Written c. 1567 (though unpublished until 1603), this is the work of an extraordinary scholar, a radical and polemicist, rival of many of the leading intellectual and political figures of his day. According to François Hotman’s distinguished biographer Donald Kelley the Antitribonian ‘is, or should be, a landmark in the history of social and historical thought’. It is also a landmark in the history of legal thought. The present edition is the first to evaluate Hotman’s text in the context of the history of Roman law from the time of the sixth-century Byzantine Emperor Justinian I to the Germany of the Enlightenment.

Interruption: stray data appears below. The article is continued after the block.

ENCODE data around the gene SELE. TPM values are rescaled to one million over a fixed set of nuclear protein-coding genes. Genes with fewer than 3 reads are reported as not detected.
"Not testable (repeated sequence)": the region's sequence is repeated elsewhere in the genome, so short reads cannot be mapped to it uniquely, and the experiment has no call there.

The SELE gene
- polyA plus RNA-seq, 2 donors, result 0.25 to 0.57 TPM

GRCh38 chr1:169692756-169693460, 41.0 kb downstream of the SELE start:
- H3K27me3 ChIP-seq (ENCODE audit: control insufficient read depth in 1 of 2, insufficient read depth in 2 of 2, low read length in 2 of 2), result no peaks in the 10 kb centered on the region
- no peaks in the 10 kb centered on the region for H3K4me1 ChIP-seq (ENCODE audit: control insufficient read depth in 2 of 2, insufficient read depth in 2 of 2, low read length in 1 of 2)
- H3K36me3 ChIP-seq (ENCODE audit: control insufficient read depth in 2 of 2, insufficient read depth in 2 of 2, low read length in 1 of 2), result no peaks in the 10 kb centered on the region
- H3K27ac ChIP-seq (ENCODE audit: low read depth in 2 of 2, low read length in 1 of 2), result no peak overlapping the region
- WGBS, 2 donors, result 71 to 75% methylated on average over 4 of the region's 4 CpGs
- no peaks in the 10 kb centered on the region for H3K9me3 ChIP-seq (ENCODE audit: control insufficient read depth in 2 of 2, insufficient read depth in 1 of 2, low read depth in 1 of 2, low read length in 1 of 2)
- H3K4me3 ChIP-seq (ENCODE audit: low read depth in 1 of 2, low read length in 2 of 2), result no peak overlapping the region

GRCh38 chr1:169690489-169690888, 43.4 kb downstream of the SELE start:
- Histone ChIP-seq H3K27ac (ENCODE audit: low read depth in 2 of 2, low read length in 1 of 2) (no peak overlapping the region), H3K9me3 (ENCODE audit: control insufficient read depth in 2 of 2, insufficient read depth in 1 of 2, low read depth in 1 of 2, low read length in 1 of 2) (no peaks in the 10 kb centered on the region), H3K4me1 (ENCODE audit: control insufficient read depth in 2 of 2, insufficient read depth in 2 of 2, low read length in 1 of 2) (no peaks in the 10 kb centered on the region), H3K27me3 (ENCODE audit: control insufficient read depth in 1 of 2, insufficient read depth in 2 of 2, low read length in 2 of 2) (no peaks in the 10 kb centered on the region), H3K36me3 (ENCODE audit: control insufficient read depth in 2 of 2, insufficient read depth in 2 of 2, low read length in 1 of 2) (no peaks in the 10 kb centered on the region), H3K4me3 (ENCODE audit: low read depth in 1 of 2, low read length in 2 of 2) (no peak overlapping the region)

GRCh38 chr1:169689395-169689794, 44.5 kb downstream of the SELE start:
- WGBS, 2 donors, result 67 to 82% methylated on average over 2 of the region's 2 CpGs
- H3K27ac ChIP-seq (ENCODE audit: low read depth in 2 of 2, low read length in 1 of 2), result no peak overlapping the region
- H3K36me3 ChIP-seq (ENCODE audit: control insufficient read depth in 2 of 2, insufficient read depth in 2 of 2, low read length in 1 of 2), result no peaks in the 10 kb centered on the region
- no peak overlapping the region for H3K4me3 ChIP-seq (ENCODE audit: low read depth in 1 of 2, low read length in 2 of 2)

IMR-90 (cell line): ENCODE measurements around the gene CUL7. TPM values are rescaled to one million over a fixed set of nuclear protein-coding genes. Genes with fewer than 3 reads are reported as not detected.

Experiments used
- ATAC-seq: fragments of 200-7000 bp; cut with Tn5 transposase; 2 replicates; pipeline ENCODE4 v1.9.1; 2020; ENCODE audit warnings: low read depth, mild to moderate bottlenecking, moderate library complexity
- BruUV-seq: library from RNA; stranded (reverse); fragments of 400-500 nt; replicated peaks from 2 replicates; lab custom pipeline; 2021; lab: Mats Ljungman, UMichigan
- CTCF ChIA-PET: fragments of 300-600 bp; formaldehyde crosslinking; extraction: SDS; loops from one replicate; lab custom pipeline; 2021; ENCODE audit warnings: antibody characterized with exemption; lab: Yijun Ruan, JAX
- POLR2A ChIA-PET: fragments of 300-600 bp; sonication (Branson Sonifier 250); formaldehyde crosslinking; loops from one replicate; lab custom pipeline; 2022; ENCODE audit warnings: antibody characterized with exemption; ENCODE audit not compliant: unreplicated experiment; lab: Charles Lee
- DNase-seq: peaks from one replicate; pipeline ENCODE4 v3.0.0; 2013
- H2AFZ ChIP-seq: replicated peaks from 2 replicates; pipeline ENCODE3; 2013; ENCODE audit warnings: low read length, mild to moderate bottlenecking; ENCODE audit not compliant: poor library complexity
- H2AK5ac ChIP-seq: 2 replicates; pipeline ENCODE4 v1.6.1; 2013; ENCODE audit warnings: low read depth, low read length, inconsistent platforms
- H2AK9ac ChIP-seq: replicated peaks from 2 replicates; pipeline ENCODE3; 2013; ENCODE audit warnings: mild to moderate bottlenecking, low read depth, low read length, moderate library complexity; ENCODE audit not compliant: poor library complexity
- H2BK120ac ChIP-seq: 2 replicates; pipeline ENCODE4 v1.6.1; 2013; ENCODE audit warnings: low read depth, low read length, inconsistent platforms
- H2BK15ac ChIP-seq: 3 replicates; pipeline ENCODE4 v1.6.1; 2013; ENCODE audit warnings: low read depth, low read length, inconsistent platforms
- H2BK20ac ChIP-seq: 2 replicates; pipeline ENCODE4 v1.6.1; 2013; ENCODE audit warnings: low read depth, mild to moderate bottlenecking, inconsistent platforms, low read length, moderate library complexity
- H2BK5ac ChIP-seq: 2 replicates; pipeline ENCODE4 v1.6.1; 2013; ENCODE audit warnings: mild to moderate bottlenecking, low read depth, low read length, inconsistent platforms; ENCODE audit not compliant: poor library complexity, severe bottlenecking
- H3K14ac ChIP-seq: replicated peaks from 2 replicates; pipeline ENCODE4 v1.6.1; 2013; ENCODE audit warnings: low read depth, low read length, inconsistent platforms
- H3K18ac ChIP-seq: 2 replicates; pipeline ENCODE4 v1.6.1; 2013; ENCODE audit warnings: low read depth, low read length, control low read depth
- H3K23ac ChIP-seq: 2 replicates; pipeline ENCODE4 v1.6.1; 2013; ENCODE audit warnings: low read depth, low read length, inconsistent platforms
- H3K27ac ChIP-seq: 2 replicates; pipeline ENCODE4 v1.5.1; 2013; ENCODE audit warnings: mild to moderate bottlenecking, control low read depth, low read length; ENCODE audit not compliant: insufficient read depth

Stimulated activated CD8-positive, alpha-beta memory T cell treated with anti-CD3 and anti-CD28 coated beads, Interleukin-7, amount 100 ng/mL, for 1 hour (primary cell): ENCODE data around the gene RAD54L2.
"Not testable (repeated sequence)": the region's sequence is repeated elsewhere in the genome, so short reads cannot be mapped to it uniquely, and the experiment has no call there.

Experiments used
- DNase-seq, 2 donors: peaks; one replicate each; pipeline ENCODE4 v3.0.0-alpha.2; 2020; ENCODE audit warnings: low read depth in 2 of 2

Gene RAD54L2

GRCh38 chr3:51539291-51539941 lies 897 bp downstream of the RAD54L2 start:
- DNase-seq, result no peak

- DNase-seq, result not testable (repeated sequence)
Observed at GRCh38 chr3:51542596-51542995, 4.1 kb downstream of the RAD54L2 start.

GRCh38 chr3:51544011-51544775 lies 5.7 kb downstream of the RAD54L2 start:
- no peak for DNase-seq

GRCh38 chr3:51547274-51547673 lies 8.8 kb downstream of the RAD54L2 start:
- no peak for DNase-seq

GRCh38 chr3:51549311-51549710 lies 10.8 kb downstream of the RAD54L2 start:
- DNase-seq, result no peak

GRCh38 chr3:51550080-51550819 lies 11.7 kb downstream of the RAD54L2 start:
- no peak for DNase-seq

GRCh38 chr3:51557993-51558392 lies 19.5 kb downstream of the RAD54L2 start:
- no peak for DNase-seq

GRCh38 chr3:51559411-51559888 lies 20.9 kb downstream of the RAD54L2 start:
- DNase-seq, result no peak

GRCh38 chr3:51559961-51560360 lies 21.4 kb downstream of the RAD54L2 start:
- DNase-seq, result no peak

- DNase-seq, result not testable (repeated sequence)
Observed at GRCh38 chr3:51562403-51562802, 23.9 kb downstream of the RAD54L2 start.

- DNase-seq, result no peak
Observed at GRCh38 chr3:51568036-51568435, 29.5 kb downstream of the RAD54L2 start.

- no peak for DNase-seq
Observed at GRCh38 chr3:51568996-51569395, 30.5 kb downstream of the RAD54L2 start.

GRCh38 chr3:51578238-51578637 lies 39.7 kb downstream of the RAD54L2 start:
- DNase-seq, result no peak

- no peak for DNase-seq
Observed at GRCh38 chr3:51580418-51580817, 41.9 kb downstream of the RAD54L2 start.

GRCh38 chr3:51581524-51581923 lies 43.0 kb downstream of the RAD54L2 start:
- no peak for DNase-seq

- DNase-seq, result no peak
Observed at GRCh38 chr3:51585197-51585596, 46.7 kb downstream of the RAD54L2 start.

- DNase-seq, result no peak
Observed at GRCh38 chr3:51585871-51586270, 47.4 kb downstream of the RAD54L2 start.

The Monetary Logic of Early Medieval Conflict Resolution
Volume Editors: , , and
This volume offers the first comprehensive account of the monetary logic that guided the payment of wergild and blood money in early medieval conflict resolution. In the early middle ages, wergild played multiple roles: it was used to measure a person’s status, to prevent and end conflicts, and to negotiate between an individual and the agents of statehood. This collection of interlocking essays by historians, philologists and jurists represents a major contribution to the study of law and society in Western Europe during the early Middle Ages.

Contributors are Lukas Bothe, Warren Brown, Stefan Esders, Wolfgang Haubrichs, Paul Hyams, Tom Lambert, Ralph W. Mathisen, Rob Meens, Han Nijdam, Lisi Oliver, Harald Siems, Karl Ubl, and Helle Vogt.